Benchmarking Heifer Performance – April Newsletter

By John Walsh

Recently we have been using a new benchmarking tool to assess how the dairy farms we look after are performing. One metric we have benchmarked, is age at first calving for heifers. This average can give an indication of heifer breeding efficiency and overall management of heifers within your herd. This metric is also commonly used by milk buyers to assess herd performance.

There are many benefits of achieving age at first calving targets and include: lower rearing costs per heifer, fewer heifers needed to be kept on the farm at one time, improved fertility, improved lifetime production and lower culling rates.

As with any average, age at first calving may be a true representative of a herds heifer breeding efficiency, but it can also hide areas of management that may not be optimal. For example, you may have a large spread of ages with some very young heifers and older heifers contributing to the average. Therefore, this figure may look good but heifer performance may not be optimal.

The average also doesn’t take into account target weight at first service and calving – the risk of focusing on age at first calving is that it can sometimes compromise the performance of those animals because they’ve calved younger but might be below weight at first calving. This will have an impact on production and potentially survivability. It’s very important when calving at around 24 months that you’re hitting target weights right the way through the process, at service and when calving.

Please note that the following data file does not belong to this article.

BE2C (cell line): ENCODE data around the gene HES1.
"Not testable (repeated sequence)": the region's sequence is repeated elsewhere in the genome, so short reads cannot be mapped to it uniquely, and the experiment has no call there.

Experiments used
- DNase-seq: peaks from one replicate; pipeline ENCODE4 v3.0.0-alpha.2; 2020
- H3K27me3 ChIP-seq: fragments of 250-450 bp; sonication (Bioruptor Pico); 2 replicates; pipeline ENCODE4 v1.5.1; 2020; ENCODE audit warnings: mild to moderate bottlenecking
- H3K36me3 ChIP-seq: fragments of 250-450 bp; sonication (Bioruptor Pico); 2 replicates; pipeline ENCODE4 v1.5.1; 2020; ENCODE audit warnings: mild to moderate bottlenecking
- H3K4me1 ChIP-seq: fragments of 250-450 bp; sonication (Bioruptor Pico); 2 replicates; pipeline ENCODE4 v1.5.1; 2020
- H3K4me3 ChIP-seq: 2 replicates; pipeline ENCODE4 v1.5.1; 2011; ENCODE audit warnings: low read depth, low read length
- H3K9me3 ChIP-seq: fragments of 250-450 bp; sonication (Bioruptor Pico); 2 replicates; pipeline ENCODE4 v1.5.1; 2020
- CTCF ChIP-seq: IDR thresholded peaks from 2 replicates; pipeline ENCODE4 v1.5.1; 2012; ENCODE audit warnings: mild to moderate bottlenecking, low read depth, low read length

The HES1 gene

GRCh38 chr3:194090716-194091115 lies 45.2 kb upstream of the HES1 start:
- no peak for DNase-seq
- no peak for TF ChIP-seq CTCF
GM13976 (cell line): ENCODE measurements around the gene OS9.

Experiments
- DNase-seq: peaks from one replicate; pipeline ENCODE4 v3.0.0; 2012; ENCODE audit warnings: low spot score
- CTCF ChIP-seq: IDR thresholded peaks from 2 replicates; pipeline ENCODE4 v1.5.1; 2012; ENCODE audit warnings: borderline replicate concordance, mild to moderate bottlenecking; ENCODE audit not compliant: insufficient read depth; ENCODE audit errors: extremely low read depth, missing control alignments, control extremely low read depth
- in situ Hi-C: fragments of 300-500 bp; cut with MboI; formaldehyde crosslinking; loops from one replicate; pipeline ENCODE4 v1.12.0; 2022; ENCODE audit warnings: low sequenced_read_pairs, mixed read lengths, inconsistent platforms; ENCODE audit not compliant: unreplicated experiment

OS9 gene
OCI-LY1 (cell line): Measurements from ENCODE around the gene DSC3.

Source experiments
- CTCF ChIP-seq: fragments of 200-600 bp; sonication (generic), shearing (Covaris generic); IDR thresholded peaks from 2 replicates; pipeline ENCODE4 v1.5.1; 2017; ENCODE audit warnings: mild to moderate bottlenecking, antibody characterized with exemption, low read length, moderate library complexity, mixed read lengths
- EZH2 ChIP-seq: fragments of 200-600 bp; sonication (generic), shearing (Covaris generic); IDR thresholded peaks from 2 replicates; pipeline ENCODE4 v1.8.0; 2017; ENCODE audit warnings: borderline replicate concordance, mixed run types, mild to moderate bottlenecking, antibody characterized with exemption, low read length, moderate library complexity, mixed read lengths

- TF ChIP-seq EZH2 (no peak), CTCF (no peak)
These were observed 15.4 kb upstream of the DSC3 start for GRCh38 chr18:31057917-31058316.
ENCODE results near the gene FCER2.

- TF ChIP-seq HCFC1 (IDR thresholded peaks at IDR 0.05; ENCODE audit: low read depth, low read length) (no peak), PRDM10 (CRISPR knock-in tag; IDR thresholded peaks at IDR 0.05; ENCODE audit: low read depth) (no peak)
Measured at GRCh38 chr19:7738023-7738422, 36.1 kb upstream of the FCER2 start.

Fig 1. Shows how the herds we look after (in blue) are performing compared to national figures (in grey).

We have benchmarked our herds compared to national averages (see Fig. 1) If you want to know how your herd is performing, please speak to either your clinical vet or to one of our specialist youngstock vets.

These are several reasons that animals are not hitting the target age at first calving. These can be down to farmers animals at a certain age, poor growth rates, poor fertility or fertility management, high disease incidence or nutritional issues. Our specialist young stock vets will start by looking at the age of first calving as a guide to overall performance, but they will also assess how heifers are performing with target weights through to calving, how these animals are milking in their first lactation, how many heifers reach their second calving and heifer breeding performance. If you would like a visit to assess your heifer management please give us a call.

To read the full newsletter please go to our Monthly Newsletters page.